This is our review of the new Hyatt Place London City East hotel in Whitechapel.
Hyatt has historically been fairly weak outside of its US home market. This is slowly changing – its Small Luxury Hotels partnership has opened up a swathe of UK hotels and it is slowly increasing its footprint with a range of reflags, such as the upcoming Hyatt Regency London Blackfriars, and the newly opened Great Scotland Yard Hotel (review here).
Hyatt Place London City East opened over the Summer and adds a further option in London, this time in a new build property designed with Hyatt’s select service brand in mind.
We thought it was worth taking a look to see what Hyatt Place London City East has to offer. Hyatt offered us a free night for review purposes.
Hyatt Place London City East is – you guessed it – east of the City, a stone’s throw from London Liverpool Street Station. It is also just round the corner from Aldgate East tube station, served by the Hammersmith & City and District lines.
The location feels very East London, although it is on the more gentrified side of Whitechapel (closer to the City). Spitalfields Market, Brick Lane, the Whitechapel Gallery and the Tower of London are all within a short walk.
Inside Hyatt Place London City East
The hotel is a former office building with a few extra stories added on top. Here is the entrance:
Walk inside and you’ll find that reception is in the basement, down these steps:
As you can see, the lobby has two abstract murals by London street artist Olly Fathers:
Like a Moxy or a citizenM, Hyatt Place places an emphasis on trendy and well-designed spaces. I’m a big fan of what has been done here and it is probably the most ‘grown up’ of these three ‘select service’ brands – it is slightly less over the top. I particularly liked the shades of green and rust used throughout.
The lobby also features some seating as well as a little cafe:
Plus a mini business centre:
Check-in is very quick and easy and the reception staff are very enthusiastic.
Rooms at Hyatt Place London City East
I was given the second highest category room – ‘1 king bed high floor with balcony’ on the eight floor.
As a city centre select service hotel none of the rooms are huge, but they’ve managed to squeeze in a lot:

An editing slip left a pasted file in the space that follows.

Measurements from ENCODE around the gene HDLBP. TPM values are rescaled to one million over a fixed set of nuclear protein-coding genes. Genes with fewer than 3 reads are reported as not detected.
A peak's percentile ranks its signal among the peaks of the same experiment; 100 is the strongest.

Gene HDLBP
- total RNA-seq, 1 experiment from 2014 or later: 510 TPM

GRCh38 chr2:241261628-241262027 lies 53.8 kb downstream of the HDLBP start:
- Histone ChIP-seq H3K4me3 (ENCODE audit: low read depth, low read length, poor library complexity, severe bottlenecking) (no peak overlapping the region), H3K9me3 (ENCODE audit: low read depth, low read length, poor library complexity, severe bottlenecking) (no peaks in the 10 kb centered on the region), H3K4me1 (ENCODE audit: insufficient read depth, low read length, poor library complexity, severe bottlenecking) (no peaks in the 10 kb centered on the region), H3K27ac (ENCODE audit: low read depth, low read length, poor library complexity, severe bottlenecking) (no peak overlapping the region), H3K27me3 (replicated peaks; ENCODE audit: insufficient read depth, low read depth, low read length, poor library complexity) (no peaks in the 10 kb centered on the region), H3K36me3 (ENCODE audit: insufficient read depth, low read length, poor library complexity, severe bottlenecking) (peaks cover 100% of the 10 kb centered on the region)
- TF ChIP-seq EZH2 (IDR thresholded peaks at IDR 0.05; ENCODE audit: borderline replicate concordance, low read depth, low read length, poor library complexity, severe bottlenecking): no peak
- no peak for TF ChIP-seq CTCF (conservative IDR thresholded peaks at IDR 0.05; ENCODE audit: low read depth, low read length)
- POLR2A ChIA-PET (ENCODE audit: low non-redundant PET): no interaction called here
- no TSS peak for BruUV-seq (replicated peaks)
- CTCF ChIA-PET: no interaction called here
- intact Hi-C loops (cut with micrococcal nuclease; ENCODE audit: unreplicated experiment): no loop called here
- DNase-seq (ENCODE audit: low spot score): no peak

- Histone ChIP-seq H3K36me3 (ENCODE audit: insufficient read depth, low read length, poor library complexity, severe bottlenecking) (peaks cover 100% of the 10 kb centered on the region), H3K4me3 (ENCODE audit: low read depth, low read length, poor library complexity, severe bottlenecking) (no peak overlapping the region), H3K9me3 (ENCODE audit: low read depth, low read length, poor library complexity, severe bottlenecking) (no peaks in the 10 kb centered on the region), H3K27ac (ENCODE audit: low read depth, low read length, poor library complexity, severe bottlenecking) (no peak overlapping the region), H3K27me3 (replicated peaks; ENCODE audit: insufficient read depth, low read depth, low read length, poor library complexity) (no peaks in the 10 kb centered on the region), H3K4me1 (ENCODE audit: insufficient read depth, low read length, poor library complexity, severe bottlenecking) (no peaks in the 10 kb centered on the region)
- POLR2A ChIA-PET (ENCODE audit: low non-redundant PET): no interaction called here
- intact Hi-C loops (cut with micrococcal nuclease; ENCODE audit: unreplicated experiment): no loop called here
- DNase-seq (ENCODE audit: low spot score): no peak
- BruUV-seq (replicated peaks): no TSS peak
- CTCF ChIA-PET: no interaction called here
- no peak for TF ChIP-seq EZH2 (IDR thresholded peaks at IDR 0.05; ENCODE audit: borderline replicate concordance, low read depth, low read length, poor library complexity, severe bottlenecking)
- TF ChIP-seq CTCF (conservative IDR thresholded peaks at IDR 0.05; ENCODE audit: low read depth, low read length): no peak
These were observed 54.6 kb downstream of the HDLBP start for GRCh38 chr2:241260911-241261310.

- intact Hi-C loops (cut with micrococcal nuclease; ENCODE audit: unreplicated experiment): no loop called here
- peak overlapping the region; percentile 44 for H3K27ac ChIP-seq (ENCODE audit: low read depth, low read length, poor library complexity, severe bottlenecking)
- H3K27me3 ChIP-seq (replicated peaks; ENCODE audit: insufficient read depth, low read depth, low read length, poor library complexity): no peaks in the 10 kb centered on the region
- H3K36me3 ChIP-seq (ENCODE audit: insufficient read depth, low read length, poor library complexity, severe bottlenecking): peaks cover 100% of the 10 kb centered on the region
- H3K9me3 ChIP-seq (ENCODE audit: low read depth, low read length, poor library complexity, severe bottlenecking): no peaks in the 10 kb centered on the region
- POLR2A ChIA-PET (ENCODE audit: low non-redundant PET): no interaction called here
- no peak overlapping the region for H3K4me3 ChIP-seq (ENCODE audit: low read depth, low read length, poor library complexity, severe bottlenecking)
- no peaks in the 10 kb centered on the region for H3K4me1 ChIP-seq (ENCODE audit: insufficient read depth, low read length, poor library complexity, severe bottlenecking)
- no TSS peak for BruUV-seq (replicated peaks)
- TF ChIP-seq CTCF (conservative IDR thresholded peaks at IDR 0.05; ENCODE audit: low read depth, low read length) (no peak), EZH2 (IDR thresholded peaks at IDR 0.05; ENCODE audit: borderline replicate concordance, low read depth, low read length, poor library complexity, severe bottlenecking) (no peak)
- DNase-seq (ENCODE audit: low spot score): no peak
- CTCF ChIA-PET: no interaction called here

On the right hand side is a semi-open wardrobe with tea and coffee facilities (only in rooms with a balcony or terrace, though):
There’s a Nespresso machine as well as kettle and an empty mini fridge:
To the left of the bed is a decent sized desk:
Opposite the bed is a massive TV:
Connectivity is good since this is a brand new hotel, with sockets liberally distributed around the room.
It’s a couple of steps up to the balcony:
Whilst you can’t see it from inside the room, you have a view of the City from the railing if you turn your head:
Back in the room you have a small compact bathroom:
There is a shower with just a single head. Down by the sink, there isn’t a whole lot of space for a washbag:
Toiletries seem to be a mix of Barney Kenet MD shower gel and conditioner and a different brand of shampoo:
There’s a small gym in the basement of the hotel featuring a few running machines, weights etc:
Restaurant, bar and breakfast
This is where the hotel really outshines its competitors. Whilst most select service brands like Moxy or citizenM skimp on the food offering I was seriously impressed at what was on offer at Hyatt Place London City East. It was better than the food at many four star hotels I have visited.
A small rooftop bar called Pocketsquare offers indoor and outdoor seating with a view of Canary Wharf:
Pocketsquare specialises in cocktails but also has a small bites menu. Here is the ‘Taiyo’ cocktail:
Plus the bao and salmon:
Portions are admittedly small but good quality. There’s also a charcuterie board:
Zoom, the main restaurant, offers ‘proper’ dinner.
The restaurant hadn’t officially opened when I visited but we were given a taster menu, including a Middle Eastern style starter with flat breads, lamb kofta, beetroot salad and curried cauliflower:
For my main I had the sea bass:
The food was great – far better than I was expecting, because select service brands tend to offer a very basic menu. It is head and shoulders above its competitors.
Breakfast is also served in Zoom and offers an impressive spread.
Breakfast is NOT free at Hyatt Place hotels in Europe, but it can be added very cheaply. At present, the price difference between ‘room only’ and ‘B&B’ is £9-£10 per night looking at hyatt.com, irrespective of the number of people in the room.
You get a full choice of cooked items:
The range isn’t huge but it covers all bases and – crucially – has a full selection of hot food which you won’t find at citizenM or Moxy. It is a proper, decent buffet breakfast.
I love a select service hotel – they often offer everything you need at a reasonably price, and I’m a big fan of both Moxy and citizenM.
Having now stayed here, I am a bigger fan of Hyatt Place which feels like a slightly more grown up and sophisticated select service hotel that punches above its weight.
It is hard not to argue with the basic offering. Trooms are smart, clean and well thought out, if not huge. Where Hyatt Place London City East really excels is with the food, which you could reasonably expect to eat at a ‘proper’ restaurant.
Rooms start at 12,000 World of Hyatt points per night or £126 in November, which is about right given our valuation of World of Hyatt points.
World of Hyatt update – January 2022:
Get bonus points: Click here for our article on Hyatt’s ‘Bonus Journeys’ promotion. This earns you 2,022 points for every two nights you stay until 20th April. Registration closes on 15th March.
New to World of Hyatt? Read our overview of World of Hyatt here and our article on points expiry rules here. Our article on what we think World of Hyatt points are worth is here.
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